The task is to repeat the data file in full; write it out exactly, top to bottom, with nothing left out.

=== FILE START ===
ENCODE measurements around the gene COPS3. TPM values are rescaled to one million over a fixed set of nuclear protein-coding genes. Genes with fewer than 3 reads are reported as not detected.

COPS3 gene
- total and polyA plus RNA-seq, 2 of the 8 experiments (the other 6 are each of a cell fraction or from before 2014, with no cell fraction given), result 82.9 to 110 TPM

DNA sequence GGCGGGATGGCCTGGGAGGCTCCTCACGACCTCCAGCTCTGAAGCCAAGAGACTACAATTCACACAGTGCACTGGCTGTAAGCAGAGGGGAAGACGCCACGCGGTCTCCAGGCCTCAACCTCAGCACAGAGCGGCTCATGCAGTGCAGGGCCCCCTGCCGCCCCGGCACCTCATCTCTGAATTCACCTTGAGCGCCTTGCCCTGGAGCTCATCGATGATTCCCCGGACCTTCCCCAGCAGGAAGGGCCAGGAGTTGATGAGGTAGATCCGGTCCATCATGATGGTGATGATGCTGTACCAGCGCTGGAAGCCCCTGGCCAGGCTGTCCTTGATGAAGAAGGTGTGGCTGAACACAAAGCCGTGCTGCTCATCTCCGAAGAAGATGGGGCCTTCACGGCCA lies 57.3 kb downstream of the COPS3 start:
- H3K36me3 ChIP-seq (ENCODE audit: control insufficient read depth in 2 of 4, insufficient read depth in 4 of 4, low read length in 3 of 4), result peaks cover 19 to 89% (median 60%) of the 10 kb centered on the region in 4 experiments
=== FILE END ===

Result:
ENCODE measurements around the gene COPS3. TPM values are rescaled to one million over a fixed set of nuclear protein-coding genes. Genes with fewer than 3 reads are reported as not detected.

COPS3 gene
- total and polyA plus RNA-seq, 2 of the 8 experiments (the other 6 are each of a cell fraction or from before 2014, with no cell fraction given), result 82.9 to 110 TPM

DNA sequence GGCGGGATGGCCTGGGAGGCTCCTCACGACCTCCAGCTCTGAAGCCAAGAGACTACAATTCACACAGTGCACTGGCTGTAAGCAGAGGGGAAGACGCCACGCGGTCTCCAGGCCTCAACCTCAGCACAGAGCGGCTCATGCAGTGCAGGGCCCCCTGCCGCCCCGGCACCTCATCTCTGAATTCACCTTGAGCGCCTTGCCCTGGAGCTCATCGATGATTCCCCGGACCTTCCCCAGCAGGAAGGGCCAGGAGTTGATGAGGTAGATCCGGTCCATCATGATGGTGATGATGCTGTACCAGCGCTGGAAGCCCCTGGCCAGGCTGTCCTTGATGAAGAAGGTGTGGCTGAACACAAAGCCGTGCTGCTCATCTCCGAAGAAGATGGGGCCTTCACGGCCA lies 57.3 kb downstream of the COPS3 start:
- H3K36me3 ChIP-seq (ENCODE audit: control insufficient read depth in 2 of 4, insufficient read depth in 4 of 4, low read length in 3 of 4), result peaks cover 19 to 89% (median 60%) of the 10 kb centered on the region in 4 experiments